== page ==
My hair is greying too. I don't care though. I don't have to look at it. Most of it's falling out anyway.
Does this give the "hangover" effect I get from most other sleeping agents? I read up on it on the net after you posted, but the warnings there made it sound like a mild version of rat poison. I suspect there was hyperbole in the warning label.
Seems we are all ready for zimmer frames eh?
Noise. I like the sound of waves, birds, jungle insects etc and I wish they wouldn't keep building bars blasting out techno music that drowns these sounds out. I stopped going to Freedom beach, one of the last "unknown" beaches on Ko Tao for this very reason a couple of years ago.
However the engine noise of planes, buses and boats, screaming kids, cellphone ring tones, toe curlingly cheesy Asian love song videos etc doesn't do anything for me so I'd rather drown that kind of noise out with music that I like via button speaker earplugs ... especially on 24 hour bus trips in Burma because they never seem to turn the bloody TV off and you get woken up by monks with megaphones asking for money to build yet more stupas at 3am too.
Speaking of which, my MP3 player has died but my cellphone can apparently be used as a music player if I put a large memory card in it. I haven't tried it yet. What is the quintessential difference between a cellphone and an expensive ipod as a personal music system apart from the price?
Temazipan 10mg works for me. My wife is an RN, and indicated that at that strength, it works for about 4 hours (so if you should awaken during the 1st 4 hours, you'll be back to sleep pronto). I've found that if I haven't used them for about 3 months, yes, i do feel a bit drowsy during the next morning. But, if I've used them within that 3 month (or so) period, I'm OK the next am. But, I only use them sparingly. horses for courses, I suppose.
My solution has been to try and get to the back of the bus, and if the noise becomes too loud, I ask the driver to turn the volume down. Sometimes works, but when it doesn't, I go and rip the wires out of the speakers. I take the attitude that they don't care about my (dis)comfort, so why should I care about them.
In Burma or rural Indonesia you do not want to be at the back of a bus Bruce. When the roads aren't good, it's the least comfortable place to be on a clapped out bus.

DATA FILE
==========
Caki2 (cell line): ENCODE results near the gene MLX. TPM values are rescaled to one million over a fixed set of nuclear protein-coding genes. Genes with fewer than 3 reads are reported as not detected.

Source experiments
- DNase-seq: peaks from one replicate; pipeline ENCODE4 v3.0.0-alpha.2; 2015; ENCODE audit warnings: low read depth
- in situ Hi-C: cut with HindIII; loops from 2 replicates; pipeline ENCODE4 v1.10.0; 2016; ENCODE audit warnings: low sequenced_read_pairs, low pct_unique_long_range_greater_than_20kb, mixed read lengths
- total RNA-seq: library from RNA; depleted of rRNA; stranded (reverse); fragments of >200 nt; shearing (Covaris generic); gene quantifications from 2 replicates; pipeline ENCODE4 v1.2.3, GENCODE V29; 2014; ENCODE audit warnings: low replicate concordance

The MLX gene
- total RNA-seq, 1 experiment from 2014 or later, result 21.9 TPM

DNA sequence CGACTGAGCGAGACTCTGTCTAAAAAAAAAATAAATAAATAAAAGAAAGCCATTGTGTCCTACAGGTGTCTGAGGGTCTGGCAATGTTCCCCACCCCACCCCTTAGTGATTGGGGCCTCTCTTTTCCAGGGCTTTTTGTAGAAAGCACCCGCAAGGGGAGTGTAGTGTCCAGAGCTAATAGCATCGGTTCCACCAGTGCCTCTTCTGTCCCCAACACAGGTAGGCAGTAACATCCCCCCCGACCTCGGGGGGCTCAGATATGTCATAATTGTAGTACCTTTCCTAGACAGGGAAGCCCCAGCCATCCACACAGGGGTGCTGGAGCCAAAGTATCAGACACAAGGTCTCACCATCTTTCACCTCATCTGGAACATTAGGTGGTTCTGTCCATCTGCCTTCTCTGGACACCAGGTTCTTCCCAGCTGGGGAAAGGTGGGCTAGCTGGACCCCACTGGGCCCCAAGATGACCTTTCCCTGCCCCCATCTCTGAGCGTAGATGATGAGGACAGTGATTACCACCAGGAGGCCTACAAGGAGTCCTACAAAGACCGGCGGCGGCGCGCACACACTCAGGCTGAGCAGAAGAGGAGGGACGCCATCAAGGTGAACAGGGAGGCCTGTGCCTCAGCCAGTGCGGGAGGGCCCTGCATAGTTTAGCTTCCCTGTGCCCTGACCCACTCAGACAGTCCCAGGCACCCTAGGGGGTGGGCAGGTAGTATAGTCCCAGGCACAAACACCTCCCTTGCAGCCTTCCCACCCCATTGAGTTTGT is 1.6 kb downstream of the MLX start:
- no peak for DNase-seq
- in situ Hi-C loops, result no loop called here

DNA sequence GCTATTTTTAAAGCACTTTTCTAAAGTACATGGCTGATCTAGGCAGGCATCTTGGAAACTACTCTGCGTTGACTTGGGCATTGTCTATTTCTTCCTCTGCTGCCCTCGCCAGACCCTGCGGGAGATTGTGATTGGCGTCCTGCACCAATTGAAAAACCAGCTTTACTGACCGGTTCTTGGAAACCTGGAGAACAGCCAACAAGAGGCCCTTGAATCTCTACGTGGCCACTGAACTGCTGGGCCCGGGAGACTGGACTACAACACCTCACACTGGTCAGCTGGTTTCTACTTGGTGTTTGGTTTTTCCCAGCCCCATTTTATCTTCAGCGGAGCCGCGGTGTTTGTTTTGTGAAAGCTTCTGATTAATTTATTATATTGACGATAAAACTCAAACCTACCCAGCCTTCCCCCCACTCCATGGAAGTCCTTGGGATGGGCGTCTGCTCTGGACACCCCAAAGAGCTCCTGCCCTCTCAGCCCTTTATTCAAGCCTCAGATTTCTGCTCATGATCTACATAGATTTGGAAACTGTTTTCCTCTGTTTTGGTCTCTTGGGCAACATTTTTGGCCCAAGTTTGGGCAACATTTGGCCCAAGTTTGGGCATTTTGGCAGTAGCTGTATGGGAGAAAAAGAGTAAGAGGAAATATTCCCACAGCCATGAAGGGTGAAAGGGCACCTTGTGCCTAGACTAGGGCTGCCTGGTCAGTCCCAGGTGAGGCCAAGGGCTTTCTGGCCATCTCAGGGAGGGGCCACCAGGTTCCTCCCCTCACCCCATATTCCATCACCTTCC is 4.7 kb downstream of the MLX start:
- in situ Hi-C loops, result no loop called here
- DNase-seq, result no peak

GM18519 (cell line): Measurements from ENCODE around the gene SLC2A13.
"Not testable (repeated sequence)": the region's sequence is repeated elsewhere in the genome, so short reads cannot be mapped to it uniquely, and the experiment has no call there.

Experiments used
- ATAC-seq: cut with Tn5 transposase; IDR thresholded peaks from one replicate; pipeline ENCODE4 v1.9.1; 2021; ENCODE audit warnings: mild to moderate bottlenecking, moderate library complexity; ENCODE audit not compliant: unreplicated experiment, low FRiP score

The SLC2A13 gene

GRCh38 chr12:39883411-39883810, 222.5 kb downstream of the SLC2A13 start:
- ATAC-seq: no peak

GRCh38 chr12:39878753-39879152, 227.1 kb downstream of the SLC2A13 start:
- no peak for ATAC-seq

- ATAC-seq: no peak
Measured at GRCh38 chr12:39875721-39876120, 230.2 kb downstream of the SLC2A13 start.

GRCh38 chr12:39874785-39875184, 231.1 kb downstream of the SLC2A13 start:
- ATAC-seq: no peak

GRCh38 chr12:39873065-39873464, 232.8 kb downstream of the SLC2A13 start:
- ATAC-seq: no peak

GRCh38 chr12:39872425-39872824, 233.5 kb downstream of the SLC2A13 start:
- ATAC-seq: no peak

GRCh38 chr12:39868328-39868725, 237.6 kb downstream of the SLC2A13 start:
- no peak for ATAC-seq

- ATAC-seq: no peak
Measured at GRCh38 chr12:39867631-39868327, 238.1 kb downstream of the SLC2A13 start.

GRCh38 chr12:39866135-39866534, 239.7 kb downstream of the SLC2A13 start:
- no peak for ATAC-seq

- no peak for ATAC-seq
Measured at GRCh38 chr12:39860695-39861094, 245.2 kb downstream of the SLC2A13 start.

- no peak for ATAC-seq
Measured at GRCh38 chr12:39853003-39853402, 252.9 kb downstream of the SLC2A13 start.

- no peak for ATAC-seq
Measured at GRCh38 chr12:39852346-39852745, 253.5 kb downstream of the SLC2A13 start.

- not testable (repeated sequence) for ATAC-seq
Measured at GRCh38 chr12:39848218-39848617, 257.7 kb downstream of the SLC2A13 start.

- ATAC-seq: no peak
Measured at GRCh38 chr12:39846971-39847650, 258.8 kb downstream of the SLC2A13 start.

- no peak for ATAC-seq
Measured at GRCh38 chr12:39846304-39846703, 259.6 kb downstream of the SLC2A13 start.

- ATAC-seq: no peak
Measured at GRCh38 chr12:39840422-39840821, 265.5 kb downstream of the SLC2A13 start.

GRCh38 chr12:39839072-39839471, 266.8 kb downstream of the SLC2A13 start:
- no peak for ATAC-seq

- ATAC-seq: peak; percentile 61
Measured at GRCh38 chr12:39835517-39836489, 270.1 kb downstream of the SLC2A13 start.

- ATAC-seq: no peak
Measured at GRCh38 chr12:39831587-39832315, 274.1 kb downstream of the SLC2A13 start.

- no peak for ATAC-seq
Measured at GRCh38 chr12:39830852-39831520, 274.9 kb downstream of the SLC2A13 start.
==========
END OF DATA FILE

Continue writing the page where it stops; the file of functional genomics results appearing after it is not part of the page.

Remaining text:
Not only that, the emergency exits at the back are always blocked to the ceiling with luggage and there's usually more luggage and passengers (with vomit bags)on wee plastic seats blocking the central aisle. If there's an accident then those sitting at the back are most likely to perish because they can't get out.
Besides, even the most clapped out buses seem to have fully functional sound systems with speakers every couple of rows to ensure that everyone suffers equally.
In part I agree with you.
But, I've also found that in mainland SEA, the men grap the front seats and the older ppl and women are left to take the rear. And, these are the ppl that are willing to engage with a grey haired old western 'fart'.
Yep, sometimes rows and rows of speakers. So, if I'm up the back, I just pull the cords out from the back to the front until I get the volume down in the back.
As for bumpiness... If I'm wanting to travel fast, I take a VIP bus. If not, the local buses don't go that fast and bumpiness doesn't appear to be a big problem.
The chuck section... One can never avoid this (even up front I suggest). I long ago worked out that travel sickness is partly because the traveller doesn't keep eye contact with the horizon. So, the more the ppl are engaged in conversation and looking around, (hopefully) the less likely for the big technicolour yawn. I find it odd that ppl who feel sick put their heads down and wonder why they get sicker. Oh, well!!!
"If I'm wanting to travel fast, I take a VIP bus."
You make it sound like that's always an option! I wish.
"If not, the local buses don't go that fast and bumpiness doesn't appear to be a big problem."
Try the trans-Sumartran highway and get back to me on that one.